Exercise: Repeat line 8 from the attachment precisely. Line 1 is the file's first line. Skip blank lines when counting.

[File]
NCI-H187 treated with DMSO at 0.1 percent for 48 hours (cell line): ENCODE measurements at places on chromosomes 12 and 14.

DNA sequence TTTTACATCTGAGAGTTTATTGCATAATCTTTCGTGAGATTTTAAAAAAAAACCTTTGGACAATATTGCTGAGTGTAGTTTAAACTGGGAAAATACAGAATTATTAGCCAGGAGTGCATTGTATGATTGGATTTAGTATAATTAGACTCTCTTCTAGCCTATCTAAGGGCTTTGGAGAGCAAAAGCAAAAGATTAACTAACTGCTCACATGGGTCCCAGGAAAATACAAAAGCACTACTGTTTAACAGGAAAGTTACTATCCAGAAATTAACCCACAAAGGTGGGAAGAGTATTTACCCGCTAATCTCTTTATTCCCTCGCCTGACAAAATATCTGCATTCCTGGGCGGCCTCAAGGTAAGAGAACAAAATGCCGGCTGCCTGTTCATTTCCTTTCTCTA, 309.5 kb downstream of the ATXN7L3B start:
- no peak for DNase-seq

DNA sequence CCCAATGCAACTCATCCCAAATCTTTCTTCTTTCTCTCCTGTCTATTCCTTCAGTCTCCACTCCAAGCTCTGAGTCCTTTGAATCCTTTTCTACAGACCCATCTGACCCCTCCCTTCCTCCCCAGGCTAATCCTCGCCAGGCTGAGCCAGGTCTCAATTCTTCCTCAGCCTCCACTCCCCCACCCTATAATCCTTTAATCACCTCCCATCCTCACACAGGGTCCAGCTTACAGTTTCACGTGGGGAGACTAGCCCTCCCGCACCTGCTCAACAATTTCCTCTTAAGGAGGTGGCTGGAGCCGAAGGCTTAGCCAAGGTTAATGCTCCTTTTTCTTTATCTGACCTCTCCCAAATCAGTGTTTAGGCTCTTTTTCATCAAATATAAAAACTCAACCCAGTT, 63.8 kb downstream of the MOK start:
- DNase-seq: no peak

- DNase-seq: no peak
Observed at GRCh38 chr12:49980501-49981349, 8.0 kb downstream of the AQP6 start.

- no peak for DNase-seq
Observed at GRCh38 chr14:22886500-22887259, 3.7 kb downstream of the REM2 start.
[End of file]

- no peak for DNase-seq